Some people will even get defensive about their negative disposition (attitude, communication, reactions) labeling it as realistic and practical – while simultaneously blaming anyone and everyone (except themselves) for their less-than-desirable (current) situation. Then, for good measure, they might dismiss those who choose to find the good as delusional dreamers who give people false hope.
Yowzer – glad I don’t live there.

Fanning the Flame of Negativity

While our past experiences were real (of course) and many of them were painful (of course), the only way they can continue to exist or influence us in the now, is if we keep feeding them; if we keep them alive. The only place the (negativity of our) past lives is in our head. That is our thinking, beliefs, expectations, standards, and fears – the window through which you and I view the world. It (the negativity of our past) only survives because we continue to hand over our power and potential to it. For a range of (fear-based) reasons, we (some of us) don’t allow ourselves to move on.
  • What if I expect good and get bad?
  • What if I open my heart to him/her and get hurt – again?
  • What if I try to exercise and I injure my back again?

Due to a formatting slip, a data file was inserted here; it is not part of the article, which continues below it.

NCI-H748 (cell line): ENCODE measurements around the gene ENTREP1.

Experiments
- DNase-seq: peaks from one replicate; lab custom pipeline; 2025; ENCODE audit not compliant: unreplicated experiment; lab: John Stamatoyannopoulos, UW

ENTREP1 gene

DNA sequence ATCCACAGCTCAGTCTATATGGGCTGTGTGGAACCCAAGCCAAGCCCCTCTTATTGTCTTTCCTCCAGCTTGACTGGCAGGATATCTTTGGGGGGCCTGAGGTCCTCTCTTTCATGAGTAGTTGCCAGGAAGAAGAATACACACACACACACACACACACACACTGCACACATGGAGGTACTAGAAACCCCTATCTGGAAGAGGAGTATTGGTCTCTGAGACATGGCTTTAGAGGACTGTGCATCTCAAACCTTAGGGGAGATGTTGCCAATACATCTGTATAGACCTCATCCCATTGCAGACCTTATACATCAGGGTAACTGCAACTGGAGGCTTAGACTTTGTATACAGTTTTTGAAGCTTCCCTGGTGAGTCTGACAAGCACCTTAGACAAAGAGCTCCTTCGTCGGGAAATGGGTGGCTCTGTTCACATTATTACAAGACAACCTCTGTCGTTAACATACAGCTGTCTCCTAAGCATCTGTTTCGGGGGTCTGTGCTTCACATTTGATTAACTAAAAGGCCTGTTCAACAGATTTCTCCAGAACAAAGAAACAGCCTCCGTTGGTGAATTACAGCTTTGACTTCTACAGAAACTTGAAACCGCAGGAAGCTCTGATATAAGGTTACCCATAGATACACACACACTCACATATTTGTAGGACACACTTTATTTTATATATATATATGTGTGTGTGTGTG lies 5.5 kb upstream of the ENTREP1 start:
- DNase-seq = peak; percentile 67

• What if go to the party and nobody talks to me?
  • What if I enroll but I’m not smart enough? 

Being Defined by Our Past

Consciously or not, intentionally or not, many of us will allow our previous negative experiences to shape, if not, determine, us in the now. This is the ultimate betrayal of our natural state (happiness). Of course, past events (good and bad) will influence who we are and how we roll (function, think, perceive, react, cope) in the present; that’s called being human. But, when our past negative experiences totally define (control, limit, paralyze) us in the now, it’s time for a new strategy, some cerebral renovation, and a little re-programming above the shoulder region. Unless, of course, life-long misery is your goal.
Now, I’m the first to acknowledge that the theory of moving on and letting go is easier than the practical reality of it but I would remind you that all lasting transformation starts with (1) a moment in time (a realization, an acknowledgment and a level of awareness), (2) a decision (don’t over-think it) and (3) the taking of a first step (like the one some of you are about to take).

Here are a few suggestions that might help shift your thinking and your reality:

1. Do a treasure hunt on your life. Find the good; it’s there when you choose to shift your focus.
2. Ask better questions. When we ask solution-focused questions (as opposed to why-is-life-so-unfair questions) we put ourselves in a more resourceful, creative, and empowered place.
3. Invest your emotional energy wisely.
4. Find some perspective. Last month I visited a children’s cancer ward. If an eight-year-old with a terminal disease can smile and laugh, so can I.
5. Hang out with people who will drag you up, not down. Don’t spend time with people who will feed your negativity.
6. Keep in mind that the difference between a catastrophe and a lesson is YOU.
7. Recognize your thoughts for what they are: concepts that only have the power and influence that you allow them to have in your life.
Our history can be a stepping stone to an amazing life or it can be a millstone that keeps us weighed down.